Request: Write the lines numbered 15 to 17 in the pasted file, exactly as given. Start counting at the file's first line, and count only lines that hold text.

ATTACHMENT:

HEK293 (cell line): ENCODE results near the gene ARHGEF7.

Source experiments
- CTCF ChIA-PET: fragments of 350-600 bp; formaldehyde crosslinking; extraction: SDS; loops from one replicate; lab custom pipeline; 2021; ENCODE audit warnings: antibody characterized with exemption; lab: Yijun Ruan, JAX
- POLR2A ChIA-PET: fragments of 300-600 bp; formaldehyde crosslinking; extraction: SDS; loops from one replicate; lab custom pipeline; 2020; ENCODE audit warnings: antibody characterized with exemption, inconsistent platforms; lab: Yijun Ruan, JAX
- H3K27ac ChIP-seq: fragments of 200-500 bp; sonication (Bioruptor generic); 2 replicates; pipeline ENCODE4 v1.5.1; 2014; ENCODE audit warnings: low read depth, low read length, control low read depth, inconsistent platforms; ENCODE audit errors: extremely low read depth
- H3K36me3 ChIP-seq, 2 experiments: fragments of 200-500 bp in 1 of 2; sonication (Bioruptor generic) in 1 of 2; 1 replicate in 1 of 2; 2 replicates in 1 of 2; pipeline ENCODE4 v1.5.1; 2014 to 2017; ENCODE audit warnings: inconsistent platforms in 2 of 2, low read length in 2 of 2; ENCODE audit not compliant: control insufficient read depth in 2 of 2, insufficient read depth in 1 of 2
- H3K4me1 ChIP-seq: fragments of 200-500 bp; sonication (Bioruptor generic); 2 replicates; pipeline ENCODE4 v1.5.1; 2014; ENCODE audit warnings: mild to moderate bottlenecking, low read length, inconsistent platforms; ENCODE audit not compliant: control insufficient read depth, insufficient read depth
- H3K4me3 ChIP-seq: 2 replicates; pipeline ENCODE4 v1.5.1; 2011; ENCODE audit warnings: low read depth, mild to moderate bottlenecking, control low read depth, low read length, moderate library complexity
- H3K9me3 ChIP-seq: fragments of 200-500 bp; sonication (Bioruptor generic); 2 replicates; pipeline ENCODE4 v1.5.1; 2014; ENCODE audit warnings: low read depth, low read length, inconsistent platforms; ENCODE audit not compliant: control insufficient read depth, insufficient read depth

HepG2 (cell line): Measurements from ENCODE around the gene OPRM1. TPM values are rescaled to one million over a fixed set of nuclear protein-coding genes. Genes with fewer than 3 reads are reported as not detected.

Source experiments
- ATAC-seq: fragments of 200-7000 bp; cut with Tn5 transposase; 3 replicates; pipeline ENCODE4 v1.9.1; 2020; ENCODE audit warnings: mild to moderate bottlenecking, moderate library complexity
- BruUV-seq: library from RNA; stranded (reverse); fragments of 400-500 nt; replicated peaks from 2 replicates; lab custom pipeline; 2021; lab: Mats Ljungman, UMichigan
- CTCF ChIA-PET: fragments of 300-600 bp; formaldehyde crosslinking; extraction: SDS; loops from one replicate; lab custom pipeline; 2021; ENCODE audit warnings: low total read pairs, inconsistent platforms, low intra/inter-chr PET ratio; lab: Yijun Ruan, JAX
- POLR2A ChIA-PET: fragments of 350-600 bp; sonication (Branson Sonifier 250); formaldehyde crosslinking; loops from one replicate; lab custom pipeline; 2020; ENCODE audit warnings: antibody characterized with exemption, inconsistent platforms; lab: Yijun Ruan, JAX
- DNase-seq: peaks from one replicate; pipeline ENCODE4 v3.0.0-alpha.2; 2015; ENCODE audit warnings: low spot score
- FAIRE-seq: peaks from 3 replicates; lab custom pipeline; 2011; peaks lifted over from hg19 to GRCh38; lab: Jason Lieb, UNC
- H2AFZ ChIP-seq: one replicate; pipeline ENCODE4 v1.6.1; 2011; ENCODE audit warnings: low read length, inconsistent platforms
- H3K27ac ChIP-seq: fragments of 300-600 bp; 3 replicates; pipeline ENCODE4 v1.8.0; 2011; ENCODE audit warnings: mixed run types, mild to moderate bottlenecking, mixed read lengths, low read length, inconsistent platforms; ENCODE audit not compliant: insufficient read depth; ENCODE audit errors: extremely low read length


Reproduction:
- POLR2A ChIA-PET: fragments of 350-600 bp; sonication (Branson Sonifier 250); formaldehyde crosslinking; loops from one replicate; lab custom pipeline; 2020; ENCODE audit warnings: antibody characterized with exemption, inconsistent platforms; lab: Yijun Ruan, JAX
- DNase-seq: peaks from one replicate; pipeline ENCODE4 v3.0.0-alpha.2; 2015; ENCODE audit warnings: low spot score
- FAIRE-seq: peaks from 3 replicates; lab custom pipeline; 2011; peaks lifted over from hg19 to GRCh38; lab: Jason Lieb, UNC